Look out. Grandpa McGrumpy got a little testy and decided to pull out old St. Ronnie's corpse after Fox's Shepard Smith dared to call him "an interventionist" and bring up McCain's "joke" about bombing Iran during a discussion about Rand Paul's filibuster this week.
At a time when there appears to be a burgeoning rift in Republican ranks over the government's use of drones, Sen. John McCain (R-AZ) on Friday argued that he, not Sen. Rand Paul (R-KY), represents former President Ronald Reagan's true legacy in the party.
In a tense interview on Fox News, anchor Shepard Smith brought up the emerging schism between hawks such as McCain and non-interventionists like Paul.McCain and his longtime ally Sen. Lindsey Graham (R-SC) each blasted Paul earlier this week for the Kentucky libertarian's epic 13-hour filibuster over the nomination of John Brennan to lead the CIA.
Smith brought up McCain's ardent support for military intervention in the past, as well as an infamous Beach Boys parody once sung by the Arizona Republican that seemed to express support for bombing Iran. The latter reference drew McCain's ire.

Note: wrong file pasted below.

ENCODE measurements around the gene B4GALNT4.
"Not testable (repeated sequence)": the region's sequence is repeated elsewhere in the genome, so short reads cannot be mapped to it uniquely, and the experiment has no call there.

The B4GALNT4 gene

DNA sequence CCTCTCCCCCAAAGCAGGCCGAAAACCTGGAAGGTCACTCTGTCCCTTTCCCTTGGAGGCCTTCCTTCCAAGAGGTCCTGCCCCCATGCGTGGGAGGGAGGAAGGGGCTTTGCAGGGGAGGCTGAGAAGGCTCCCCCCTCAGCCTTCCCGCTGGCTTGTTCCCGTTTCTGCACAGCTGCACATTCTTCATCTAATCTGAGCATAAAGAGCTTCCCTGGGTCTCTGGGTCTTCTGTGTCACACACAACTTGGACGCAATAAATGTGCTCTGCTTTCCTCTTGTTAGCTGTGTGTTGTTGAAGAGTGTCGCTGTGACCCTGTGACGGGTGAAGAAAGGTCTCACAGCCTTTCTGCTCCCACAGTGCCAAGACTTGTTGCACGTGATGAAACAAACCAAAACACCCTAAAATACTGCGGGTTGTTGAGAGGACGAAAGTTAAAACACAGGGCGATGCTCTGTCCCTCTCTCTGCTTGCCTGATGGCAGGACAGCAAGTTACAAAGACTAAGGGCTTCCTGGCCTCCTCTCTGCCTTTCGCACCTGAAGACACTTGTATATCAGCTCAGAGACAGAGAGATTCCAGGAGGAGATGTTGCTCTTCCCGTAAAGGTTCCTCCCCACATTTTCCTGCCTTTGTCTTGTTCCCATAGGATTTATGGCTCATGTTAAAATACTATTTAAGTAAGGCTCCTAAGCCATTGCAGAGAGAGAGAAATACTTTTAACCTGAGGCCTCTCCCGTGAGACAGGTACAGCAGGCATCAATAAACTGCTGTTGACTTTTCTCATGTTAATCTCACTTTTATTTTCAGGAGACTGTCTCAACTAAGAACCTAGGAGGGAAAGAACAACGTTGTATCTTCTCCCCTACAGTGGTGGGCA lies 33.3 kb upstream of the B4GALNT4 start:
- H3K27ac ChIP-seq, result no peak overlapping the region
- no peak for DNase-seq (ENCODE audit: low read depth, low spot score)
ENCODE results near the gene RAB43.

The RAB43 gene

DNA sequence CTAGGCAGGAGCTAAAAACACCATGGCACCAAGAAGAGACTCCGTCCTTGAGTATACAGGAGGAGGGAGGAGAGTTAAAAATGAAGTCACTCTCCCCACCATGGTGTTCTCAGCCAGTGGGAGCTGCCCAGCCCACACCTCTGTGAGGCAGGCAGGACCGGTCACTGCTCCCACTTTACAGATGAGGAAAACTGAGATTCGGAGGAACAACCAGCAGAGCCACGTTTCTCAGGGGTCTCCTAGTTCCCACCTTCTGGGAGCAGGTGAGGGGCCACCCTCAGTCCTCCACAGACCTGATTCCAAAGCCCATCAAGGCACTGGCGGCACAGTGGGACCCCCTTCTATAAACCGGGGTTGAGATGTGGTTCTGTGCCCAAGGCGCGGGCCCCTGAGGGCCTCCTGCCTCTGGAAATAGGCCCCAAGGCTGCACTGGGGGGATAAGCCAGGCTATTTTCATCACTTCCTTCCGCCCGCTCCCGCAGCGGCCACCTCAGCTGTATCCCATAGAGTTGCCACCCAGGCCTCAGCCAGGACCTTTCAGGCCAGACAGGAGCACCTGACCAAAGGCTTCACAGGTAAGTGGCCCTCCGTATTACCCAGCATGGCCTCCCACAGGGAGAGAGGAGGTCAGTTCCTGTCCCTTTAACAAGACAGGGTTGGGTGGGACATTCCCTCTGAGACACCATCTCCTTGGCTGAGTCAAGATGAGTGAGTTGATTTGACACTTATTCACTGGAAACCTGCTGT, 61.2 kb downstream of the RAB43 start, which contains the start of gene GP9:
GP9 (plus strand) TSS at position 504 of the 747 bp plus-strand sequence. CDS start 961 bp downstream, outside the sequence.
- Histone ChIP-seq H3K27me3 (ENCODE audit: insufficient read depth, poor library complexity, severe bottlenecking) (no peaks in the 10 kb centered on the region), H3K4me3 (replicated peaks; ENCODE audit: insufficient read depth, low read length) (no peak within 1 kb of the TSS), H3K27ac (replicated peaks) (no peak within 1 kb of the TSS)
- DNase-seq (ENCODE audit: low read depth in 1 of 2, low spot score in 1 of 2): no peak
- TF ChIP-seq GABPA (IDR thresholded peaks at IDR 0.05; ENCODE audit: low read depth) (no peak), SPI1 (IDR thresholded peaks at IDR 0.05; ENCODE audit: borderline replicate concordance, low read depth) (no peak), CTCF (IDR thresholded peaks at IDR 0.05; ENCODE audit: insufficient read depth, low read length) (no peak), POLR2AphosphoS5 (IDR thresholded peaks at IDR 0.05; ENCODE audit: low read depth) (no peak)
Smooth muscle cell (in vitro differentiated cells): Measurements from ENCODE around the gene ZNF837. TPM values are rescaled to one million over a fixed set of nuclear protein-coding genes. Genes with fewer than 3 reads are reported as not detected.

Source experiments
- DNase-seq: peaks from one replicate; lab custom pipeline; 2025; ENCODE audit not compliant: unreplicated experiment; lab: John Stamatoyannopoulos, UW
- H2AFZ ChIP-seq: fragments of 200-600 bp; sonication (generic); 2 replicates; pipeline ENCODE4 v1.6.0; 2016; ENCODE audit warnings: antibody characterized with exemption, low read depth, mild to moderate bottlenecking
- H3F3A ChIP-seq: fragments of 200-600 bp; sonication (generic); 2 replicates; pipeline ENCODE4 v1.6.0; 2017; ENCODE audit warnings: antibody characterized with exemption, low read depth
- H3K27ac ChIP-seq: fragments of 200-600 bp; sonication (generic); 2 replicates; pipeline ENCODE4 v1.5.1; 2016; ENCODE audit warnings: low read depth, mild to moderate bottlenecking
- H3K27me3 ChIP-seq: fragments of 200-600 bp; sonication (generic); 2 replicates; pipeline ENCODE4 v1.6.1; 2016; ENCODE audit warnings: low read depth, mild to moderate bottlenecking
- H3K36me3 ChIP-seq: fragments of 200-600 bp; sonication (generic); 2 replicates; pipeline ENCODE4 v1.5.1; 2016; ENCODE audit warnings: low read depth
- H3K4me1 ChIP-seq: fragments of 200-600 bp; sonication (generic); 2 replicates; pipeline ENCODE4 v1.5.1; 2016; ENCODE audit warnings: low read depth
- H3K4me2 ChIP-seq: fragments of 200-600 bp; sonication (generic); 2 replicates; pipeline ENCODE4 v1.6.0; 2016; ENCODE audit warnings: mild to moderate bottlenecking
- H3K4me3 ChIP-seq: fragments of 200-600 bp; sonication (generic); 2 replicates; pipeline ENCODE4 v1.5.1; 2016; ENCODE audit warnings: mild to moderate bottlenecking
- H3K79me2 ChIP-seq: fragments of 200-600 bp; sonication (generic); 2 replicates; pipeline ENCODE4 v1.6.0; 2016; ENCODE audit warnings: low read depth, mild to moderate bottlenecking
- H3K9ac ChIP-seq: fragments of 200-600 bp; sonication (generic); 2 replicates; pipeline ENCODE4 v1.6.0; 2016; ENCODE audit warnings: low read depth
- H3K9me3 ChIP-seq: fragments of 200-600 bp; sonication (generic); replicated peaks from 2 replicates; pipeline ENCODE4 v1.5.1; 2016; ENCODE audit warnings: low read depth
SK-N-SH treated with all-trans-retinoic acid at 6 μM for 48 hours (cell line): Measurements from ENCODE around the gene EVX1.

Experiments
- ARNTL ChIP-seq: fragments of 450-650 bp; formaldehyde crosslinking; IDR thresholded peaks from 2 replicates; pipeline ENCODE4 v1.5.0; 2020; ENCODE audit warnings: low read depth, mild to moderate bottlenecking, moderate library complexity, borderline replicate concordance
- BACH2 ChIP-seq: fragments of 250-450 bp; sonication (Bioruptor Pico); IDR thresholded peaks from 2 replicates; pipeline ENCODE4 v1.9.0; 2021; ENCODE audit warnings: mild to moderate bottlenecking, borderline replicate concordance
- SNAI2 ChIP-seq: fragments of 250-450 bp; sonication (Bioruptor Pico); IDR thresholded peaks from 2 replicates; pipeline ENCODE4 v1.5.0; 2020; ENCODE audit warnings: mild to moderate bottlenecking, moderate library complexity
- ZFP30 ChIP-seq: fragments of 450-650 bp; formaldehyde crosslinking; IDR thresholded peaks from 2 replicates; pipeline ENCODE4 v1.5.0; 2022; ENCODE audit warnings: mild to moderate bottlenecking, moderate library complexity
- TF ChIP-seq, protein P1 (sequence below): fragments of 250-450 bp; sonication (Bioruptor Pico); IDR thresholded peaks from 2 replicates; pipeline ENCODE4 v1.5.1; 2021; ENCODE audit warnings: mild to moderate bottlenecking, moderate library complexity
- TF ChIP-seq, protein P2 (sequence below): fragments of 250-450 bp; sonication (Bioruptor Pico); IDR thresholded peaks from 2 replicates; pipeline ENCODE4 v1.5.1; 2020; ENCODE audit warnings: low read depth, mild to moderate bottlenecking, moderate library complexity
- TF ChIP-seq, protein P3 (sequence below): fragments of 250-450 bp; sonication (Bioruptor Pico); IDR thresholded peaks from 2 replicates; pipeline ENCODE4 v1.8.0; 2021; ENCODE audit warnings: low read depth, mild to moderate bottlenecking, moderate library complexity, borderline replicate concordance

"You really believe that?" McCain asked Smith incredulously.
"Sir, all I'm asking is is it your sense that Rand Paul may be bringing together people in the basement who align maybe in some cases more closely with the left than with the right," Smith said.
McCain bristled at Smith's reference to his "joke" about a strike against Iran and then argued that his vision of establishing "peace through strength" upholds Reagan's legacy more than Paul's isolationism. The two-time presidential candidate also quibbled with the notion that he's an "interventionist."
"I'm of the party of Ronald Reagan and there's been a debate in our party for years and years about whether we should withdraw to fortress America or not. But to say we're interventionists is a mislabeling and absolutely false," McCain said. "We are for a strong America and we believe that's the best way to prevent war rather than a weakened military, which many of my colleagues now support who are the isolationists, which goes all the way back to post-World War I."
McCain is apparently hoping the country's collective amnesia prevents them from even remembering as far back as the Bush administration.
He didn't look a whole lot happier than he was earlier the previous day when he shared an elevator ride with Paul.